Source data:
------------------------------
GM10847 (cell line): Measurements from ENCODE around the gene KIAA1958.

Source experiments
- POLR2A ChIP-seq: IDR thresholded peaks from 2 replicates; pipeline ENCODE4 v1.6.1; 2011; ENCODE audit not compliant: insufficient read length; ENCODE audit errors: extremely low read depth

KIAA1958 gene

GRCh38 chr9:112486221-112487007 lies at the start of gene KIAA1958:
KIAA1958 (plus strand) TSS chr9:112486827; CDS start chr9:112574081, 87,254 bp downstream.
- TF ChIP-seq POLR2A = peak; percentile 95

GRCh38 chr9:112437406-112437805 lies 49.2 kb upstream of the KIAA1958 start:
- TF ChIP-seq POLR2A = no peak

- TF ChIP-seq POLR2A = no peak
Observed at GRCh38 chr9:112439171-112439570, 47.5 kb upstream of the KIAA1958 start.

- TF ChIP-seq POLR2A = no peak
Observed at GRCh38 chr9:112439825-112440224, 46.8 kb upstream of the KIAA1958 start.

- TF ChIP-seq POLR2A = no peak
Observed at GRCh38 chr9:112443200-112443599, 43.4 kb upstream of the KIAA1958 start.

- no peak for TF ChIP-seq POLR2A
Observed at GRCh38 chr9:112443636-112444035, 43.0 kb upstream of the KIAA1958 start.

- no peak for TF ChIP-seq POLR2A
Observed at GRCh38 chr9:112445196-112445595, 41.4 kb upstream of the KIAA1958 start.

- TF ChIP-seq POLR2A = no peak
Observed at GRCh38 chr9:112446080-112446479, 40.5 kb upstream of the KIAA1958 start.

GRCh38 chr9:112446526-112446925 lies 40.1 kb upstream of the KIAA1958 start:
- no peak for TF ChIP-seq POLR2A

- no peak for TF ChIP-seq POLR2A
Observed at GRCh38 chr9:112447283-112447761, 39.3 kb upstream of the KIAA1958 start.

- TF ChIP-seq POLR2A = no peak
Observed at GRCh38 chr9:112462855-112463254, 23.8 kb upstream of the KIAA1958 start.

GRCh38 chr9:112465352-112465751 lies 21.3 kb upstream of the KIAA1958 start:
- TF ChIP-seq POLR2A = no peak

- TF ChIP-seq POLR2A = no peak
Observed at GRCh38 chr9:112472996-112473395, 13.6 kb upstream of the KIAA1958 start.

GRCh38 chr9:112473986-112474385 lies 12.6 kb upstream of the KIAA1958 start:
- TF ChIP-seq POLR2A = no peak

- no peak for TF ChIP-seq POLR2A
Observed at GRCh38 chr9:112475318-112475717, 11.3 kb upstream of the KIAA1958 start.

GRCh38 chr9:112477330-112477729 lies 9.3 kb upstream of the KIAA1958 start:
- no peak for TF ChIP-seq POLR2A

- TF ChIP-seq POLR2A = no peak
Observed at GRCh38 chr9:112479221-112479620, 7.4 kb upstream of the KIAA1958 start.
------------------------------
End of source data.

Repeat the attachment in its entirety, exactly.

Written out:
GM10847 (cell line): Measurements from ENCODE around the gene KIAA1958.

Source experiments
- POLR2A ChIP-seq: IDR thresholded peaks from 2 replicates; pipeline ENCODE4 v1.6.1; 2011; ENCODE audit not compliant: insufficient read length; ENCODE audit errors: extremely low read depth

KIAA1958 gene

GRCh38 chr9:112486221-112487007 lies at the start of gene KIAA1958:
KIAA1958 (plus strand) TSS chr9:112486827; CDS start chr9:112574081, 87,254 bp downstream.
- TF ChIP-seq POLR2A = peak; percentile 95

GRCh38 chr9:112437406-112437805 lies 49.2 kb upstream of the KIAA1958 start:
- TF ChIP-seq POLR2A = no peak

- TF ChIP-seq POLR2A = no peak
Observed at GRCh38 chr9:112439171-112439570, 47.5 kb upstream of the KIAA1958 start.

- TF ChIP-seq POLR2A = no peak
Observed at GRCh38 chr9:112439825-112440224, 46.8 kb upstream of the KIAA1958 start.

- TF ChIP-seq POLR2A = no peak
Observed at GRCh38 chr9:112443200-112443599, 43.4 kb upstream of the KIAA1958 start.

- no peak for TF ChIP-seq POLR2A
Observed at GRCh38 chr9:112443636-112444035, 43.0 kb upstream of the KIAA1958 start.

- no peak for TF ChIP-seq POLR2A
Observed at GRCh38 chr9:112445196-112445595, 41.4 kb upstream of the KIAA1958 start.

- TF ChIP-seq POLR2A = no peak
Observed at GRCh38 chr9:112446080-112446479, 40.5 kb upstream of the KIAA1958 start.

GRCh38 chr9:112446526-112446925 lies 40.1 kb upstream of the KIAA1958 start:
- no peak for TF ChIP-seq POLR2A

- no peak for TF ChIP-seq POLR2A
Observed at GRCh38 chr9:112447283-112447761, 39.3 kb upstream of the KIAA1958 start.

- TF ChIP-seq POLR2A = no peak
Observed at GRCh38 chr9:112462855-112463254, 23.8 kb upstream of the KIAA1958 start.

GRCh38 chr9:112465352-112465751 lies 21.3 kb upstream of the KIAA1958 start:
- TF ChIP-seq POLR2A = no peak

- TF ChIP-seq POLR2A = no peak
Observed at GRCh38 chr9:112472996-112473395, 13.6 kb upstream of the KIAA1958 start.

GRCh38 chr9:112473986-112474385 lies 12.6 kb upstream of the KIAA1958 start:
- TF ChIP-seq POLR2A = no peak

- no peak for TF ChIP-seq POLR2A
Observed at GRCh38 chr9:112475318-112475717, 11.3 kb upstream of the KIAA1958 start.

GRCh38 chr9:112477330-112477729 lies 9.3 kb upstream of the KIAA1958 start:
- no peak for TF ChIP-seq POLR2A

- TF ChIP-seq POLR2A = no peak
Observed at GRCh38 chr9:112479221-112479620, 7.4 kb upstream of the KIAA1958 start.